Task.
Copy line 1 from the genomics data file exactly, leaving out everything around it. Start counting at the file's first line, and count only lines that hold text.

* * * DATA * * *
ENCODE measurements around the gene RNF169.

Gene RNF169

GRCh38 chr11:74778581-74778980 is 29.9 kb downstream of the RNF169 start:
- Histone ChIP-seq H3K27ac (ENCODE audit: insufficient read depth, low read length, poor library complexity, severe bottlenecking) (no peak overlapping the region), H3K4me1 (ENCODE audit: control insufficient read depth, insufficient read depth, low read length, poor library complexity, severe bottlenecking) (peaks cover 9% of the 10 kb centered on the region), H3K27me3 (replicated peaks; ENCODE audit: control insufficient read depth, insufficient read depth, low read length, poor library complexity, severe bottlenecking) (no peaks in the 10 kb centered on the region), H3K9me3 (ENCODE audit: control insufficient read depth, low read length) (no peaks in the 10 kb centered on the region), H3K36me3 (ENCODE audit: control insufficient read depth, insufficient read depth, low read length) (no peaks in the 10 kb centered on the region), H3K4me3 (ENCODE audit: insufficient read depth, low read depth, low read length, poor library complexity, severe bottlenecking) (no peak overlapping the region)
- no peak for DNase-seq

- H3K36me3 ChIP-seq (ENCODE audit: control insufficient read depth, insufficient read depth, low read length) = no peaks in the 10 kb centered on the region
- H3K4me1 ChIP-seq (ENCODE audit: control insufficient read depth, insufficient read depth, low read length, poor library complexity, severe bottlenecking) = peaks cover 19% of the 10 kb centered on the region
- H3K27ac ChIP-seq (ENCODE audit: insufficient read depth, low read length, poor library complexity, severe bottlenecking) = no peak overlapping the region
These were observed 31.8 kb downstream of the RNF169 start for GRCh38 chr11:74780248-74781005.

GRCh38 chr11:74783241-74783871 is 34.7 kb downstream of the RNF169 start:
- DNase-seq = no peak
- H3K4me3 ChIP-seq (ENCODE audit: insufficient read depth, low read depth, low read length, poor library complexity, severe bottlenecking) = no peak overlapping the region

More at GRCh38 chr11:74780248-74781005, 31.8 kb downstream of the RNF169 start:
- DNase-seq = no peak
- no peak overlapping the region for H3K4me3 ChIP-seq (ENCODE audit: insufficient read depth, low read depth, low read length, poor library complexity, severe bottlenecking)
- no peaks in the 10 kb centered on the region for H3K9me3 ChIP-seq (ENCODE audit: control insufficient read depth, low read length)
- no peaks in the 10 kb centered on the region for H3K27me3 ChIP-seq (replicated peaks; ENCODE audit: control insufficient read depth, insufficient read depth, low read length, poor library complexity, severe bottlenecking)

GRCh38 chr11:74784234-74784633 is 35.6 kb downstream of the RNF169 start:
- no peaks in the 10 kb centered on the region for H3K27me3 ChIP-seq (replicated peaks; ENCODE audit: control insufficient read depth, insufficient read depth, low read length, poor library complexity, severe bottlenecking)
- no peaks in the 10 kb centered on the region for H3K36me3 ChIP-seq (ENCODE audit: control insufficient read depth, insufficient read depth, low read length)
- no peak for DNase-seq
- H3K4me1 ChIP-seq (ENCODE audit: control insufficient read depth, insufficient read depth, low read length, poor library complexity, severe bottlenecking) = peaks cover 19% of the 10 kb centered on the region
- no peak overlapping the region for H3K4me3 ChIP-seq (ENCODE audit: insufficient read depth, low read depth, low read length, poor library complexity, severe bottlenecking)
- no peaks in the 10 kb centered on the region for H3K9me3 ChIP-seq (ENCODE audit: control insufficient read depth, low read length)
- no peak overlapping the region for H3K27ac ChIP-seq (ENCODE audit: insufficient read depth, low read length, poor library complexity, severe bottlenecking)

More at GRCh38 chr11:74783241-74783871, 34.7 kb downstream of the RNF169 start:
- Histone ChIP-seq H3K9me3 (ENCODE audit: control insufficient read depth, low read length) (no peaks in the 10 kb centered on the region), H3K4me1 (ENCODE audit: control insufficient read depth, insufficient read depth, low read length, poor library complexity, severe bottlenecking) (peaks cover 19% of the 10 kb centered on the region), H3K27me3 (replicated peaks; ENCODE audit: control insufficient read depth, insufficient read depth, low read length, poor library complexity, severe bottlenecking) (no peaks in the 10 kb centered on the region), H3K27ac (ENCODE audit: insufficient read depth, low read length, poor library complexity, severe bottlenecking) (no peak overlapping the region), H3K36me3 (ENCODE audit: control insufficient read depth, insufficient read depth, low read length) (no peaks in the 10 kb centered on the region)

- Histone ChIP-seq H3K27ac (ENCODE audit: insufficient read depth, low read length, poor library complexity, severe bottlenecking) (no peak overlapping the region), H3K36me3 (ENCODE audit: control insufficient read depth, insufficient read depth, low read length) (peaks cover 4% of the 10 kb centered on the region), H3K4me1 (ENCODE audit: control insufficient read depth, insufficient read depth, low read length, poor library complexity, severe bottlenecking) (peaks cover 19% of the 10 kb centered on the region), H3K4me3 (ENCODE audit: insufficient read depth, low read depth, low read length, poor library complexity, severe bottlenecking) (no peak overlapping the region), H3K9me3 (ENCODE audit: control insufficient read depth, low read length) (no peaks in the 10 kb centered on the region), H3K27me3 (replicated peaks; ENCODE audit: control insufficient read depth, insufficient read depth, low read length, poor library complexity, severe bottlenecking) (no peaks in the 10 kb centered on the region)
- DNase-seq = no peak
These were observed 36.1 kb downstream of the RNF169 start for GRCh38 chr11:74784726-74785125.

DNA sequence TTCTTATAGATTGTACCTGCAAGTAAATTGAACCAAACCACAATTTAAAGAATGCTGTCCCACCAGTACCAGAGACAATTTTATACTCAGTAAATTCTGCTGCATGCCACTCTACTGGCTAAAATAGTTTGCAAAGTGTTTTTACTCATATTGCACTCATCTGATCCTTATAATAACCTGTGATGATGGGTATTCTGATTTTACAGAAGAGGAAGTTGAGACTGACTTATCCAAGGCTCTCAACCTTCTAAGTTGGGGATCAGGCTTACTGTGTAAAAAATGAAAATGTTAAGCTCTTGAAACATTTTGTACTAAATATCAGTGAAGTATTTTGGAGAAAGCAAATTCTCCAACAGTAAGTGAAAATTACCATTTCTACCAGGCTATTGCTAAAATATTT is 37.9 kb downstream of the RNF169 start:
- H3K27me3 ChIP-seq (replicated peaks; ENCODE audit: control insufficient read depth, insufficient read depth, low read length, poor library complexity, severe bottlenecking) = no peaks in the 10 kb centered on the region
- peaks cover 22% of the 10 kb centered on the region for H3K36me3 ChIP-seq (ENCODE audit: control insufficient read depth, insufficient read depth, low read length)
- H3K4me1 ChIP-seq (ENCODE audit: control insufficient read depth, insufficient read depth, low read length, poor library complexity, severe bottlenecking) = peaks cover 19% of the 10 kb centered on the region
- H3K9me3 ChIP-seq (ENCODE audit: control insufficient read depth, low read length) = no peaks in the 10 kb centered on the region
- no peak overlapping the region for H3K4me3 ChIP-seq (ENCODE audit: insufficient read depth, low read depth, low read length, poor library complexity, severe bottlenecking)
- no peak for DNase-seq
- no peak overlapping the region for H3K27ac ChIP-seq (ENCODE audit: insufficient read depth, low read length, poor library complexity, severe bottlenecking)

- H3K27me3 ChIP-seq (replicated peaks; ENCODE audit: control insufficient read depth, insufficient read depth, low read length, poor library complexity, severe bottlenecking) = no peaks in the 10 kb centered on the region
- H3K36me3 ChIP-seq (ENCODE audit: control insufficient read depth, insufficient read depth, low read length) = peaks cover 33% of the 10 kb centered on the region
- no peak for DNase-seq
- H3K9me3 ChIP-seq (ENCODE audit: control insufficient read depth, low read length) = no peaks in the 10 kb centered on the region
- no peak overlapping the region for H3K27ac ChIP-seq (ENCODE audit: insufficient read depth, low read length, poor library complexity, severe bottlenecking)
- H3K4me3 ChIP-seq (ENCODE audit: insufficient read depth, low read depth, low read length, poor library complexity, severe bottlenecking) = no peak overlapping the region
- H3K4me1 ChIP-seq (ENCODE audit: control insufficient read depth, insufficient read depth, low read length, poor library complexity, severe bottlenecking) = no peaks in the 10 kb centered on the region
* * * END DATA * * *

ENCODE measurements around the gene RNF169.